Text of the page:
Commentary: What developers love today is a good indicator of what enterprises will be using tomorrow...and the next day...and the next.
Perhaps the most exciting thing in the most recent RedMonk Programming Language Rankings is just how unexciting it is. "Java is retaining–through a combination of adaptability on its part and inertia on the enterprise's–a large share of the enterprise applications market," wrote RedMonk analyst Stephen O'Grady. Ho hum.
Not that things are any different over in database land. Stack Overflow polled more than 70,000 developers to discover that...they still love PostgreSQL, MongoDB and Redis. You know, just like they did when asked back in 2017. But oh, by the way, though these well-loved databases continue to make inroads against incumbents like Oracle and Microsoft, those incumbents remain heavily used, as measured by DB-Engines.
What's the takeaway? Change comes slowly in the enterprise.
SEE: Rust: What it is, why you should learn it, and how you can master it (free PDF) (TechRepublic)
Beyond set-top boxes
People have been writing off Java for eons. It's slow! It's too tolerant of bugs! Etc. There are a range of alternatives, with a lot of recent love for Rust, for example. Still Java persists, refusing to cede its dominant place in enterprise computing. O'Grady noted a few reasons why this is so:
The language once created to run cable set top boxes continues to be a workhorse, and importantly one that has consistently been able to find new work to do. Java's performance on these rankings continues to impress, all these years later, and...it [has] shown a remarkable ability to adapt to a rapidly changing landscape.
This isn't because developers adore Java. If you look at Stack Overflow's survey data, developer sentiment splits roughly 50/50 on loving and loathing Java (47.15% vs. 52.85%). You want a programming language that people adore? Try Rust (86.98% of those surveyed say they love it). Or a language developers dread? That's COBOL, with 84.21% of respondents lining up to throw rocks at the venerable language. But Java? It's right there in the middle, the milquetoast of developer preferences.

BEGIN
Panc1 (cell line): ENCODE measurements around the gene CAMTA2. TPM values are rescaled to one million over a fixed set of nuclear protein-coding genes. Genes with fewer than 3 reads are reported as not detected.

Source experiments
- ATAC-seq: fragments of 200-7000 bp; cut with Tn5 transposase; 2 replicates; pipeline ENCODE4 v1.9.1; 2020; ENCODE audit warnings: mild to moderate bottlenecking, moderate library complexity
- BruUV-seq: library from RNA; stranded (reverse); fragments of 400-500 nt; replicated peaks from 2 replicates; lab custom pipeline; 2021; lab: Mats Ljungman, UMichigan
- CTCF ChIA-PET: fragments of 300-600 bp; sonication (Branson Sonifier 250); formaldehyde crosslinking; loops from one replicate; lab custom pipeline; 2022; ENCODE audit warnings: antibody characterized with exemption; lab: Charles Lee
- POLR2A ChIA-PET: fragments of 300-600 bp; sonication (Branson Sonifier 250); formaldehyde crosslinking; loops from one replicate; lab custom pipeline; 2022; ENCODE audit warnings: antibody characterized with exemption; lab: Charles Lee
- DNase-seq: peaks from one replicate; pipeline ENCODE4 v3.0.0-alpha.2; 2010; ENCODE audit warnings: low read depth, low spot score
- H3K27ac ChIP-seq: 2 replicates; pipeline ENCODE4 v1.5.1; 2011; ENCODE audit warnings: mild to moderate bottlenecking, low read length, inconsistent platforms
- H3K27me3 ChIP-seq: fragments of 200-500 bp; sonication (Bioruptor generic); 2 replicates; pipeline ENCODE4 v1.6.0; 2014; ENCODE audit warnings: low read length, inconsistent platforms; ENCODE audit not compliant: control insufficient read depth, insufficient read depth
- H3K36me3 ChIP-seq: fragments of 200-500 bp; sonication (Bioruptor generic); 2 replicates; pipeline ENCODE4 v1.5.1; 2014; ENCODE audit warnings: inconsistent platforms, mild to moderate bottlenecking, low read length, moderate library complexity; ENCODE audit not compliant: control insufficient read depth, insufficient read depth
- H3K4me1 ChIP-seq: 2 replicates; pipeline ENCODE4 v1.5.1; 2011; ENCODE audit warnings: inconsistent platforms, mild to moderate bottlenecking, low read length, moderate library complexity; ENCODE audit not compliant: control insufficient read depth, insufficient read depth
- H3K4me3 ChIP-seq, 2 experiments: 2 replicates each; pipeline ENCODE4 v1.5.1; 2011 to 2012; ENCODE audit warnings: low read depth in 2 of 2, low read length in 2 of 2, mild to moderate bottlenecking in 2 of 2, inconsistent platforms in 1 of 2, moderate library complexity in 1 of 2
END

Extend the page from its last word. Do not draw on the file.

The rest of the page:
And yet it's an enterprise default, right up there with other top 10 stalwarts in the RedMonk rankings:
Of the programming languages on that list, only TypeScript was created within the last decade (2012). Everything else has been around for ages. As much as we like to pretend that technology moves fast, once it hits the enterprise, things slow down. Considerably.
Data at enterprise speed
Over on the data side, we know that enterprises are embracing real-time data processing. Confluent, the creator of Apache Kafka, went public in 2021 on its promise of enabling companies to stream data to improve customer experiences. Enterprises got the message, with Confluent recently reporting a 64% increase in revenue, generally, and a 200% increase in its cloud revenue. Nor is Confluent alone, with a host of data platform companies (Snowflake, etc.) winning over enterprises with a modern, cloud-centric approach to data.
And yet if we look at the industry's most widely used databases, it's essentially unchanged from a decade ago. Even if we look at the databases developers most love (Redis, MongoDB, PostgreSQL), as the Stack Overflow survey does, these are the same three developers loved most when Stack Overflow started asking back in 2017. Meanwhile, Oracle and IBM DB2 headline the "most dreaded" list, with Microsoft SQL Server faring a bit better, yet enterprises continue to use Oracle, SQL Server and MySQL according to DB-Engines.
Why? Because while "most loved" signals where the market is moving, "most dreaded" largely tells us where the market already is, with familiarity breeding contempt, as it were. More positively put, these legacy databases have been around long enough for enterprise IT professionals to get a good, long look at them and, increasingly, wish to move on.
Which the enterprise will. Slowly.
That's the takeaway. We shouldn't downplay the importance of developer sentiment for technologies like Rust and Redis–they're signals of where developers want to move the enterprises that employ them. But we also can't overlook just how hard change is in enterprise computing.
Disclosure: I work for AWS, but the views expressed herein are mine.
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